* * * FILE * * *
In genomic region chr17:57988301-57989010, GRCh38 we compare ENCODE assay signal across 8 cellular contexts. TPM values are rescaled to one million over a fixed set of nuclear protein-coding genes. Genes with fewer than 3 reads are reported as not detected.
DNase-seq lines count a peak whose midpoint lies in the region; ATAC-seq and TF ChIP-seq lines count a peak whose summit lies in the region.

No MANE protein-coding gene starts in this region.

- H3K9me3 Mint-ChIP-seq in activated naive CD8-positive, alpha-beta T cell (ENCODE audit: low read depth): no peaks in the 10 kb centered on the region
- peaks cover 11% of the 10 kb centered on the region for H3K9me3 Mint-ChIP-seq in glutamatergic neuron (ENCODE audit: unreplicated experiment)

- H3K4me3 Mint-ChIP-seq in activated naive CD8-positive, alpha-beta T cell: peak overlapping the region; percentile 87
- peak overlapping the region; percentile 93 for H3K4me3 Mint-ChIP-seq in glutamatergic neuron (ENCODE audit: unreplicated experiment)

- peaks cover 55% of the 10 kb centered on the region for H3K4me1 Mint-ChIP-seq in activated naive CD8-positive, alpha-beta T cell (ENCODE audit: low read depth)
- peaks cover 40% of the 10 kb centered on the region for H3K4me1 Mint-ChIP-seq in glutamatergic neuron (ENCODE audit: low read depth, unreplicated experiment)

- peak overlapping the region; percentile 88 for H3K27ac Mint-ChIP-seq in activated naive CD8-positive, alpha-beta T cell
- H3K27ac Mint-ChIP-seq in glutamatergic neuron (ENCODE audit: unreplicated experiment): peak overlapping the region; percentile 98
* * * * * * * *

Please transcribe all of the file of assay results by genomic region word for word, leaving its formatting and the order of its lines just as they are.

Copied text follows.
In genomic region chr17:57988301-57989010, GRCh38 we compare ENCODE assay signal across 8 cellular contexts. TPM values are rescaled to one million over a fixed set of nuclear protein-coding genes. Genes with fewer than 3 reads are reported as not detected.
DNase-seq lines count a peak whose midpoint lies in the region; ATAC-seq and TF ChIP-seq lines count a peak whose summit lies in the region.

No MANE protein-coding gene starts in this region.

- H3K9me3 Mint-ChIP-seq in activated naive CD8-positive, alpha-beta T cell (ENCODE audit: low read depth): no peaks in the 10 kb centered on the region
- peaks cover 11% of the 10 kb centered on the region for H3K9me3 Mint-ChIP-seq in glutamatergic neuron (ENCODE audit: unreplicated experiment)

- H3K4me3 Mint-ChIP-seq in activated naive CD8-positive, alpha-beta T cell: peak overlapping the region; percentile 87
- peak overlapping the region; percentile 93 for H3K4me3 Mint-ChIP-seq in glutamatergic neuron (ENCODE audit: unreplicated experiment)

- peaks cover 55% of the 10 kb centered on the region for H3K4me1 Mint-ChIP-seq in activated naive CD8-positive, alpha-beta T cell (ENCODE audit: low read depth)
- peaks cover 40% of the 10 kb centered on the region for H3K4me1 Mint-ChIP-seq in glutamatergic neuron (ENCODE audit: low read depth, unreplicated experiment)

- peak overlapping the region; percentile 88 for H3K27ac Mint-ChIP-seq in activated naive CD8-positive, alpha-beta T cell
- H3K27ac Mint-ChIP-seq in glutamatergic neuron (ENCODE audit: unreplicated experiment): peak overlapping the region; percentile 98